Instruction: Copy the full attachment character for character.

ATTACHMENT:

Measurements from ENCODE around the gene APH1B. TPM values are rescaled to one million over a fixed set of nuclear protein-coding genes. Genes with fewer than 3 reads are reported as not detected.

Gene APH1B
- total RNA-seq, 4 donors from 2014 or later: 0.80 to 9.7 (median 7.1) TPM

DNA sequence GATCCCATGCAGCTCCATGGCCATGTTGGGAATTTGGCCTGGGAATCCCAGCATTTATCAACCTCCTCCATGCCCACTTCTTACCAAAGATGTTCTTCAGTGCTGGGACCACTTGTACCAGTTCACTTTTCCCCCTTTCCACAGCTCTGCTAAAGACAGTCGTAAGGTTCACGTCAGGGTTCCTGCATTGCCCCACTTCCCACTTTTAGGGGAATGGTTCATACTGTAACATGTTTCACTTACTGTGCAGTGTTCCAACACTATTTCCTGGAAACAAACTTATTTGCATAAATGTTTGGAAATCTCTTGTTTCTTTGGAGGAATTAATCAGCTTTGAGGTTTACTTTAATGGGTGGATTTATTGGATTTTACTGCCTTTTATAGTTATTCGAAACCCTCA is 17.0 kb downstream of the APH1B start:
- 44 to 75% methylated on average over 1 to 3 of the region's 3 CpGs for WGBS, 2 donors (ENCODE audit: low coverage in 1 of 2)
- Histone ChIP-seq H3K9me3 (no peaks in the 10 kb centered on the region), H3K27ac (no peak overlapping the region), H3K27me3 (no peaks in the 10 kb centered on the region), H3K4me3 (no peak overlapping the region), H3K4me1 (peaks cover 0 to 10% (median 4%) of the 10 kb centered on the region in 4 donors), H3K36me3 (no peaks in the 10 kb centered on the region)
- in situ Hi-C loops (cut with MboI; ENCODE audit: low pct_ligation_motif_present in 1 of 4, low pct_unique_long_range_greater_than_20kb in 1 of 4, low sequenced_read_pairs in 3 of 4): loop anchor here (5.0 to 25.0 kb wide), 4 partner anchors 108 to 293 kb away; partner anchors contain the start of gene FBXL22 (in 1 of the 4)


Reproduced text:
Measurements from ENCODE around the gene APH1B. TPM values are rescaled to one million over a fixed set of nuclear protein-coding genes. Genes with fewer than 3 reads are reported as not detected.

Gene APH1B
- total RNA-seq, 4 donors from 2014 or later: 0.80 to 9.7 (median 7.1) TPM

DNA sequence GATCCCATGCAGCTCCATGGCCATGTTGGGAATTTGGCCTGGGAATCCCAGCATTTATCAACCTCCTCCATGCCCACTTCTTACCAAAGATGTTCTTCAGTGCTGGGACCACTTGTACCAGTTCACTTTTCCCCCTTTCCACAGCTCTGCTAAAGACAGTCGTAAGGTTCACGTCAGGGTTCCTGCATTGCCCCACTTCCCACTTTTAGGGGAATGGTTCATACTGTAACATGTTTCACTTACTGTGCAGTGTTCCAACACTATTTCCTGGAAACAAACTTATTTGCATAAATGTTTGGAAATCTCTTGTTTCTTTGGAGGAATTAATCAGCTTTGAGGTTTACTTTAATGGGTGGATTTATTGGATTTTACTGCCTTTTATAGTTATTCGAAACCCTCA is 17.0 kb downstream of the APH1B start:
- 44 to 75% methylated on average over 1 to 3 of the region's 3 CpGs for WGBS, 2 donors (ENCODE audit: low coverage in 1 of 2)
- Histone ChIP-seq H3K9me3 (no peaks in the 10 kb centered on the region), H3K27ac (no peak overlapping the region), H3K27me3 (no peaks in the 10 kb centered on the region), H3K4me3 (no peak overlapping the region), H3K4me1 (peaks cover 0 to 10% (median 4%) of the 10 kb centered on the region in 4 donors), H3K36me3 (no peaks in the 10 kb centered on the region)
- in situ Hi-C loops (cut with MboI; ENCODE audit: low pct_ligation_motif_present in 1 of 4, low pct_unique_long_range_greater_than_20kb in 1 of 4, low sequenced_read_pairs in 3 of 4): loop anchor here (5.0 to 25.0 kb wide), 4 partner anchors 108 to 293 kb away; partner anchors contain the start of gene FBXL22 (in 1 of the 4)